Friday, January 29, 2010

Rental photography



Interested in photography?
Do you have a friend or relative that is interested?

Digital Crown Rental is serving Kuwaiti photographers with the service of renting top notch cameras/lenses in a reasonable and affordable price

Check it out www.dc-rental.com
Or contact Mohammad Aman 99862377
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i got this on email from one of my friend its a first rental service of photography tool, DSLRs, lenses and studios lighting but still the most part of the website is still under-construction but i think this will be so interesting to rent some of the lenses they offer.

Friday, January 22, 2010

My Home Studio... Still Life Experience and Micro photography

My Home Studio... my photo light tent to be exact.. well to be more exact my home made photo light tent :Pp



I wanted to experience still life photography and micro photography and since i already have the equipment i need for it, its the same equipment i used  for my food photography experience.

equipment used:

1- Canon EOS 1000D "camera".
2- Canon Zoom LENS EF-S 55-250 mm 1:4-5.6 IS.
3- Slik U8000 Video/Photo Tripod.
4- Canon Remote Switch RS60 E3.
5- table.
6- electricity cords.
7- 4 desk-light from IKEA"global - florescent lamp 11w".
8- for the tent i use IKEA dirty cloths bin but it's a brand new :).

setup:
       -EQUIPMENT : as shown in the pictures above.
       -CAMERA:
                        -I use AV mood.
                        - AV: Personal chose, i chose the lowest f stop there is (in the
                                  55mm-250mm lens is 4-5.6) to avoid slow shutter speed
                                  and the bluer effect at wide focal length.

                        -ISO: the lowest "100" to avoid noise if i wish to corp the photo.
                        -WB: auto to rest my mind.
                        -Drive Mood: Continuous Shooting.
                        -focusing: i use manual focusing - live view.
                        -AND ALL OTHER SETTING I USE IS THE SAME I USE IN MY FOOD
                         PHOTOGRAPH.

Most importune note/hint/tip to keep in mind:
-use a tripod.
-use a good continuous source of light.
-if you are using tripod switch OFF the stabilizer on your lens as shown in the picture below to avoid shakiness or noise if not keep it on.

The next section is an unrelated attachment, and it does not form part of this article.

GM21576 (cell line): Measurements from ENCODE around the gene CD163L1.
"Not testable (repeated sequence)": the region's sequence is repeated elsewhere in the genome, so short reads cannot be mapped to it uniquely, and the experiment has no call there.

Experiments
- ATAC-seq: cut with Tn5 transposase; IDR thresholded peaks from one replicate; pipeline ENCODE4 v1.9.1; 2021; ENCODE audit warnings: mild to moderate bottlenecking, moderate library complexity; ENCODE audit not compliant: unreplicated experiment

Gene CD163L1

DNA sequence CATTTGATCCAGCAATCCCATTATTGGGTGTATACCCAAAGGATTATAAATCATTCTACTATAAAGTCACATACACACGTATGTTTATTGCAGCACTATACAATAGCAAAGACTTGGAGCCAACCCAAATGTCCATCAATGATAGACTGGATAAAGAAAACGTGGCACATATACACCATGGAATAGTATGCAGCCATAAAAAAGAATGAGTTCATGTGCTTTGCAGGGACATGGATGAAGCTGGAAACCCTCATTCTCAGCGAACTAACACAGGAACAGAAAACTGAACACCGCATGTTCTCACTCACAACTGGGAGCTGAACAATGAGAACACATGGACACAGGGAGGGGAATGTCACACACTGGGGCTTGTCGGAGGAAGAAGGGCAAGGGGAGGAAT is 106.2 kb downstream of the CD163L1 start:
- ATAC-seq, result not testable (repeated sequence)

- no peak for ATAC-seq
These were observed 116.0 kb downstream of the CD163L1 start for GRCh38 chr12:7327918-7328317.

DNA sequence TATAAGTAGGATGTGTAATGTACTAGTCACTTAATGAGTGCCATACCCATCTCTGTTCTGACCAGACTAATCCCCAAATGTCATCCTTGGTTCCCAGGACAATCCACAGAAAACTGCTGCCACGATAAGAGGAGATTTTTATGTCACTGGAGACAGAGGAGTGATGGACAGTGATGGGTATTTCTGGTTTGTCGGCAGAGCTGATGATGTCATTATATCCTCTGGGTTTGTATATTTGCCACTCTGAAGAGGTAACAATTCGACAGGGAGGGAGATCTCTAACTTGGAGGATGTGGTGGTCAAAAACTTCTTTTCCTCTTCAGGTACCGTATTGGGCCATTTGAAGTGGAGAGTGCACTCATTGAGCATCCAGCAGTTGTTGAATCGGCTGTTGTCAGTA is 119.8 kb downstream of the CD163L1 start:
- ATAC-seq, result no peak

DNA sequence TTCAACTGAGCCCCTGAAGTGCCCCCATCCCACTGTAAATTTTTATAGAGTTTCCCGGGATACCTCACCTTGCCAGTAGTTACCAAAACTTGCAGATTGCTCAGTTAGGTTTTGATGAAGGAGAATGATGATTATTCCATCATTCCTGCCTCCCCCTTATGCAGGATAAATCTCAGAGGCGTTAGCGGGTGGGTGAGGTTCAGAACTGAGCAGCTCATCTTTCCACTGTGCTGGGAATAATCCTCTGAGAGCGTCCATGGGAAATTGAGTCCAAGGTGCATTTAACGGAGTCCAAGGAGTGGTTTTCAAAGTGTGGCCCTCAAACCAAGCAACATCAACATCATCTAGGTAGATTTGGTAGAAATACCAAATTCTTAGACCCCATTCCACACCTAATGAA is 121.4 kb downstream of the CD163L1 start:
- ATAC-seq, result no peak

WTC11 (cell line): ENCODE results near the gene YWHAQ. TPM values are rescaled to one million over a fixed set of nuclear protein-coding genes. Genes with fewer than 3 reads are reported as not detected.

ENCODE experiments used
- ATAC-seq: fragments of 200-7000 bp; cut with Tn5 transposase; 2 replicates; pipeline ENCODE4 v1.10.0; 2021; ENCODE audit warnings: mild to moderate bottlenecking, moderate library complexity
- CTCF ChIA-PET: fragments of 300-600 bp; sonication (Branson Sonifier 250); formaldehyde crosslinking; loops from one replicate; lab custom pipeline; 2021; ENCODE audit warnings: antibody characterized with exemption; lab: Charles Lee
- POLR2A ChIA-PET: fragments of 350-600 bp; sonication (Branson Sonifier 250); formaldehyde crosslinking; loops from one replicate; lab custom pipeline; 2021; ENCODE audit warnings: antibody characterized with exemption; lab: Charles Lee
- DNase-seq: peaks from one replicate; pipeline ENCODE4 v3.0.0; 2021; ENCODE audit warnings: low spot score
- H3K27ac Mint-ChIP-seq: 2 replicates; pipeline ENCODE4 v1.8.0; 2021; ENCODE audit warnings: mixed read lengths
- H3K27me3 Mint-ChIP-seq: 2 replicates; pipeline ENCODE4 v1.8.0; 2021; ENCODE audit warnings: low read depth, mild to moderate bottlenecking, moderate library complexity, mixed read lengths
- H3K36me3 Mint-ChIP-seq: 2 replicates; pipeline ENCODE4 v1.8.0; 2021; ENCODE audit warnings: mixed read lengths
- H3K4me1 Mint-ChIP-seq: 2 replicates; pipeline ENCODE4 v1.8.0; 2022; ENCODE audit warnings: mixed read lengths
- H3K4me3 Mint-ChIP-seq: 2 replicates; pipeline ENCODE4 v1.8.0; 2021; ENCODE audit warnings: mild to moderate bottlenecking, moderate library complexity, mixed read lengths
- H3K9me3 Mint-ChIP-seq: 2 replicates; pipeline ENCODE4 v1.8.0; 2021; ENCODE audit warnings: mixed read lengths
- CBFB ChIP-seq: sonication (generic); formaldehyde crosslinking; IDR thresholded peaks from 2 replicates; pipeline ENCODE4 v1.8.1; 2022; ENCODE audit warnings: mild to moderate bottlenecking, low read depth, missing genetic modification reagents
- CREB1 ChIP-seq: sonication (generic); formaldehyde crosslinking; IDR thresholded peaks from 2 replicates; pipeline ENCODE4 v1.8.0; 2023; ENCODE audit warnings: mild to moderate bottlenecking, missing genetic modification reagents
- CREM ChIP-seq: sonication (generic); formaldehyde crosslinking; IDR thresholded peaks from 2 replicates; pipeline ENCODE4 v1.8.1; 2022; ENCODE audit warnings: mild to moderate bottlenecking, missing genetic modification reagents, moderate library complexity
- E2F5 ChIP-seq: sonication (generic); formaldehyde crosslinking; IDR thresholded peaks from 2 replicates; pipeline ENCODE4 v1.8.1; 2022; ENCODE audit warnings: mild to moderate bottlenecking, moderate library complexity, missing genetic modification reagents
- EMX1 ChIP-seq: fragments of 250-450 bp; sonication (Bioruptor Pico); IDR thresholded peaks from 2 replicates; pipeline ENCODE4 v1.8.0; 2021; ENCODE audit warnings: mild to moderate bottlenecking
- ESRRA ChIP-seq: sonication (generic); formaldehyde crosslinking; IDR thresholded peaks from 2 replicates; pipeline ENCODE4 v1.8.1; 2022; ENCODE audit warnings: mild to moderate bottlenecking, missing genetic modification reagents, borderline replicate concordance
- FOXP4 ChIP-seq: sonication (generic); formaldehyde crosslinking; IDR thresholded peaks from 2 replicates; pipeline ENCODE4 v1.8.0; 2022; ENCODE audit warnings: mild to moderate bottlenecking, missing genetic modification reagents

***use live view - quick view mood. (how to enable it please check your camera manual or this video may help)




Edit the photos and enjoy the results:
since my main laptop is dead "must buy new one ASAP i hope" i use the flickr editing feature *link* which is great and if you have some extra money on the side i suggest you upgrade.




To achive micro photography with out a micro lens:
okay this my way of doing it i zoom in as much as i can and get my camera as near as i can than i crop it and edit it and add the filters.

My results:

link to my set check for more results

Kuwait 100 Fils Always Look At The Bright Side... My Gift To Me

Friday, January 8, 2010

Food Photography




 I have always been fascinated by the amazing food photography shoots and how the photos look so delicious, so i have decided to experiment it sometime, i have never been really able to do but one of my friends have offered me the opportunity to do so, he asked me to help him by taking some photos of his dishes that he will be serving in his restaurant so he can make a photo menu.

so i have to do some searching and asking some good friends to help.

special thanks to my special friends:
Dita blog - twitter & Pinot blog - twitter

and special thanks to Neel | LFP blog - twitter 

some of the great websites:
http://www.learnfoodphotography.com
http://veganyumyum.com
http://foodportfolio.com
http://last-bite.blogspot.com
http://www.juddpilossof.com
http://stilllifewith.com


Food Photography - tips and hints and lesson learned:

Best tip ever was giving to me by my friend "ditut: @sakbaboy great lighting,good composition n nice styling that's the key 4 drool-worthy food pics :)."


so i have tried my best to learn how to mange and control all these factors to achieve the main goal "drool-worthy food pics".


lenses been used:
Canon EF 18mm - 55mm
Canon EF 50mm f/1.8

Setup


so whats photography with out lighting ??!

as pretty much all food photographers and food photography blogs and websites all agrees on one thing best lighting ever used for food photography is "Natural light" 

"ditut: @sakbaboy I suggest u use natural light 4 food photography. Its the best!"